Categorized | North Korea, slider, South Korea

Moon Jae-in Urges Trump-Kim Summit before U.S. Election

By Robert R. King

During a video conference between South Korean President Moon Jae-in and European Council President Charles Michel on June 20, the South Korean leader said “I believe there’s a need for North Korea and the United States to try dialogue one more time before the U.S. presidential election. The issues of nuclear programmes and sanctions will ultimately have to be resolved through North Korea-U.S. talks.”  A South Korean presidential aide said that President Moon’s office had conveyed these views to the White House.

It seems a bit unusual that President Moon’s interest in midwifing another Trump-Kim summit was made public after a conversation with the head of the European Union.  President Moon has played a key role in the U.S.-North Korean summitry that has taken place thus far, but making the proposal for a new summit public after a video conversation with the leaders of the European Union seemed inconsistent.

President Moon played a very visible role as the intermediary who brought a summit proposal to Trump in March 2018.  That effort led to the Singapore summit three months later.  It is not clear what role President Moon played in the second summit in Hanoi in February 2019.  That meeting ended prematurely when the final dinner, the signing of a joint statement, and other planned concluding events were abruptly cancelled after failed initial meetings.

The third of the three Trump-Kim meetings took place one year ago in June 2019.  This was the briefest and least formal of the meetings.  On an official visit by President Trump to South Korea, the two leaders traveled to Panmunjom in the Demilitarized Zone (DMZ) where the three leaders met informally.  Trump and Kim had a brief private meeting.  Despite the friendly handshake and Trump’s much photographed footstep onto North Korean soil, the U.S.-North Korea relationship has languished.

Is Trump Interested in Another Summit? 

The U.S. President seems a bit preoccupied with the resurgent COVID-19 pandemic in the United States.  Also, a new media frenzy has questioned “what did the President know and when did he know it” regarding reports that Russian intelligence were offering Taliban insurgents generous cash bounties for killing American soldiers in Afghanistan.

And looming over everything else for President Trump is the upcoming U.S. presidential election in November.  At this point, the outlook for Trump does not appear to be so promising.  The latest polling numbers suggest that Trump is lagging behind Joseph Biden by a significant margin, and in the last couple of months Biden has outraised Trump in campaign cash.

In a normal election year, Trump would be frantically crisscrossing the country from one mass rally to another.  His first effort to get into campaign rally mode in Tulsa, Oklahoma, on June 20, however, was a disappointment.  Preliminary publicity raised expectations with talk of millions seeking tickets, but the audience filled only a third of the seats at the arena.  Trump campaign staff were found infected with COVID-19 virus just before the rally began, and public health specialists publicly criticized the President for holding such a rally in the face of the intensifying pandemic.

Under these circumstances, President Trump may well be looking for a shiny bauble to dangle before the press to focus attention on him and draw attention away from the current domestic news stories that are less flattering.  Another summit with Kim Jong-un could give him a new opportunity to change the news focus and let him play the role of global statesman.

On the other hand, with two previous summits and the meeting in the DMZ with Kim Jong-un from June 2018 to June 2019, the novelty and press-worthiness of another North Korea summit is certainly gone.  Furthermore, there is a distinct risk that the erratic Kim Jong-un might not give Trump the diplomatic triumph he seeks, and another Hanoi-style diplomatic flop before massed media cameras and microphones could contribute to an electoral disaster at home.  The risk-reward scale seems to be tilting heavily toward caution.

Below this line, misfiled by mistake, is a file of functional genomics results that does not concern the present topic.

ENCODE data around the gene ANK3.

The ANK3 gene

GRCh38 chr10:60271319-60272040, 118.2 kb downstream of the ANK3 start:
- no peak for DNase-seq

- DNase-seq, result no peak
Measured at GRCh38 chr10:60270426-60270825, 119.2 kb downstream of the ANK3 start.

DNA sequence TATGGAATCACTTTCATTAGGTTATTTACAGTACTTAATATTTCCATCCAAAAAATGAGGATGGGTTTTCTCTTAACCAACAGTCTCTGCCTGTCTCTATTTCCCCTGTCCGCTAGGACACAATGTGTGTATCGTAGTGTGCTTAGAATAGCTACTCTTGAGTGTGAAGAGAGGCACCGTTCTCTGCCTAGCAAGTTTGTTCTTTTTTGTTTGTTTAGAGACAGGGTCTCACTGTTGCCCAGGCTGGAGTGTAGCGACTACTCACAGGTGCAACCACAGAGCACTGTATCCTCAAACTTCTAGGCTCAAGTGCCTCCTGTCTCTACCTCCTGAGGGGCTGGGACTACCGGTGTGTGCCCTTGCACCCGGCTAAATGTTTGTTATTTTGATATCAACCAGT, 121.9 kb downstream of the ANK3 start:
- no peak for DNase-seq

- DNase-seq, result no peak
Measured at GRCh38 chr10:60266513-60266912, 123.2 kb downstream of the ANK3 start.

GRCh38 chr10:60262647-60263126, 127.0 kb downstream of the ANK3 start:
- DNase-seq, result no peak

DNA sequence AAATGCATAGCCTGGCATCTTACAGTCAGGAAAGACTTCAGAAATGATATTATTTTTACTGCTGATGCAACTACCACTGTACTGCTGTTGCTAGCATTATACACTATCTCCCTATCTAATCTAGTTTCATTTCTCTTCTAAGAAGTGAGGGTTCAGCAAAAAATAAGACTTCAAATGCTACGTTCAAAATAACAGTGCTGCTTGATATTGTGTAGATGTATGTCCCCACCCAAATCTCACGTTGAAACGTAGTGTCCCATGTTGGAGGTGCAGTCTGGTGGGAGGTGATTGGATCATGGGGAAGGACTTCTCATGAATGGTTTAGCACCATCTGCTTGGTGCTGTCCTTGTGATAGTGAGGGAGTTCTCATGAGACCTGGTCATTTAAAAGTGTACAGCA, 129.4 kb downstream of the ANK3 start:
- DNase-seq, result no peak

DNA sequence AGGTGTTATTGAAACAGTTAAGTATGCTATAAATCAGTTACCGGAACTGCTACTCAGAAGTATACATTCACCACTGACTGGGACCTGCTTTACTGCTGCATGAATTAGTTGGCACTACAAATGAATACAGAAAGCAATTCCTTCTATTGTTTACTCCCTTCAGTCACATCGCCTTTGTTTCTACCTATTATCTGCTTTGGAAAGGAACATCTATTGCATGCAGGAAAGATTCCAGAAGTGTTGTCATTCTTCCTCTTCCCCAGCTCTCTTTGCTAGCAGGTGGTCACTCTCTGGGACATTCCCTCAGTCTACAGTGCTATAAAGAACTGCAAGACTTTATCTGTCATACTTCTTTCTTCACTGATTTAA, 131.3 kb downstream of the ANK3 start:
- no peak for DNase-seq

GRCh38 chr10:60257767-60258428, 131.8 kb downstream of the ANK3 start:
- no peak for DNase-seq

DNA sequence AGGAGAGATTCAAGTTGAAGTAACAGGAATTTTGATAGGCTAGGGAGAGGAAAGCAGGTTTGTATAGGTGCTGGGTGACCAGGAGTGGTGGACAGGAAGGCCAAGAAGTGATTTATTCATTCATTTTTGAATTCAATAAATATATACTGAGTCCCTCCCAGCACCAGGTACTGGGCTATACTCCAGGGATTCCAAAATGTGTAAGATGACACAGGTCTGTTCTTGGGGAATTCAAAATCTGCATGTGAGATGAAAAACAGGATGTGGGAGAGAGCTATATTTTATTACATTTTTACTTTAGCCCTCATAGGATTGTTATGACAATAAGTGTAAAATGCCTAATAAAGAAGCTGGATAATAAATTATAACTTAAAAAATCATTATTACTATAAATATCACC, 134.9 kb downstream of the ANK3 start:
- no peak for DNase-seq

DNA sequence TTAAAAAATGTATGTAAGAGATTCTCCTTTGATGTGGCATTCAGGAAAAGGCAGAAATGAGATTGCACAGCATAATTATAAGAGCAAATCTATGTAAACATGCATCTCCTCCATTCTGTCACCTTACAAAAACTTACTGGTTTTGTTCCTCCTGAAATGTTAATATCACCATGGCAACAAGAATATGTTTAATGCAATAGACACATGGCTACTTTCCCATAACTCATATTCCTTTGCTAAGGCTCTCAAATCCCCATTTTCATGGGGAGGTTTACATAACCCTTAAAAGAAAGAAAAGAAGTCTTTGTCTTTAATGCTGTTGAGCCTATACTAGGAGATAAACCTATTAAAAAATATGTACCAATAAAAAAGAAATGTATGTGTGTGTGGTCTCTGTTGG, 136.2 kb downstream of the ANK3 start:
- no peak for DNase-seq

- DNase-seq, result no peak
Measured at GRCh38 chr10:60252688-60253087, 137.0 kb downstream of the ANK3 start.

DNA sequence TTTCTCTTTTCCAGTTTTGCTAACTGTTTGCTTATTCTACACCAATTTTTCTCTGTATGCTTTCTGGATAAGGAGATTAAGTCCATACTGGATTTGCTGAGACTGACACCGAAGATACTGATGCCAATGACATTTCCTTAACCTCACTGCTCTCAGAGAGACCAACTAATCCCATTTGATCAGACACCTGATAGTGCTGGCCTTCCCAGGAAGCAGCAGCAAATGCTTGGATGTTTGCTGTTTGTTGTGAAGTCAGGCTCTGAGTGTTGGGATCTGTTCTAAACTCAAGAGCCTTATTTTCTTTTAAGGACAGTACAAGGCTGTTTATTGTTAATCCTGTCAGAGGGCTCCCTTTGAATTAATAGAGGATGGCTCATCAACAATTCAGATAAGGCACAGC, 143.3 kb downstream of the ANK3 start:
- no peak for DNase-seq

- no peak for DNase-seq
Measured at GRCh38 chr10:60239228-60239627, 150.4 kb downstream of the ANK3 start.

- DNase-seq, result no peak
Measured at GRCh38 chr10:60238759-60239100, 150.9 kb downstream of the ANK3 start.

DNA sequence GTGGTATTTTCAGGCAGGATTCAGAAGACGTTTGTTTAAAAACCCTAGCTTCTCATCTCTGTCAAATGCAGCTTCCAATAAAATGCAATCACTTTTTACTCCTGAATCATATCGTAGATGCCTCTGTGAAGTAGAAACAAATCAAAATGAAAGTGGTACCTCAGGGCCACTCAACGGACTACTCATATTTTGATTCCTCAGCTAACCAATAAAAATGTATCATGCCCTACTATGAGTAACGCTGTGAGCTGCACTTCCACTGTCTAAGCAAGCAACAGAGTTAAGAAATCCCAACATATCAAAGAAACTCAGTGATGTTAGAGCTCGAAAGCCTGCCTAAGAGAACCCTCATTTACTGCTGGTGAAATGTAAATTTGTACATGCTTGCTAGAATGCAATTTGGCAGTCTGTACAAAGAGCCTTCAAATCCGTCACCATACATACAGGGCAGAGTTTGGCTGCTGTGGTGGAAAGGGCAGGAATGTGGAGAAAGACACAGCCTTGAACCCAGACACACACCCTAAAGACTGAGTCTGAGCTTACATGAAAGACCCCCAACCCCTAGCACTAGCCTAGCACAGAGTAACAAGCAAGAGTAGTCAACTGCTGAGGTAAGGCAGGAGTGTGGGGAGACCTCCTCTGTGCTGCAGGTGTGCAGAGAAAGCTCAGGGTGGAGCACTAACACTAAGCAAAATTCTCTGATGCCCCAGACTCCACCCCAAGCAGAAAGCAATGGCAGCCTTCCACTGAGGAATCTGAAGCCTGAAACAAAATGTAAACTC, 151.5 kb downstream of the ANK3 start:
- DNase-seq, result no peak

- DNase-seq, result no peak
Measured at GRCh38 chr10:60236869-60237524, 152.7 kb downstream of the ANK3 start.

One straw in the wind, however, is that Deputy Secretary of State Stephen Biegun is visiting Seoul and Tokyo for meetings on July 6.  Before being elevated to his current position, Biegun was Senior Representative for North Korea Policy, and he negotiated with North Korean officials in connection with previous summits.  Also traveling with Biegun is Allison Hooker, senior National Security Council staffer on North Korea, who is one of the most experienced U.S. government officials on this issue.

Where is Kim Jong-un?

A key unanswered question is whether Supreme Leader Kim is interested in hand holding in front of the cameras with President Trump.  Over the last year North Korea has shown little interest in actually reaching an agreement with the United States.  The North Koreans walked away from senior-level diplomatic meetings in Stockholm in the fall of 2019 and called the session “sickening.”

In January of 2020 one of Pyongyang’s most senior and most experienced diplomats said “Although Chairman Kim Jong-un has good personal feelings about President Trump, they are, in the true sense of the word, ‘personal’.”  He then added that North Korea has “been deceived by the United States, being caught in the dialogue with it for over one year and a half, and that was lost time for us.”  Just last month, North Korean marked the second anniversary of the Singapore Summit with the United States.  On that commemorative occasion, the North Korean Foreign Minister asked, “Do we need to keep holding hands with the United States?”

Another question is whether Kim Jong-un is in a position to be seen up close by western news media, which would be an essential part of any summit for Trump.  Questions about Kim’s health surfaced in April when he failed to appear at the birthday commemoration of his grandfather Kim Il-sung.  This is the most important national holiday in North Korea, and Kim Jong-un’s presence has been the high point of the commemoration in the past.  Kim did not reappear until the festive opening of a new fertilizer factory after being absent from public view for over three weeks—the longest such gap in his public appearances since he assumed the leadership.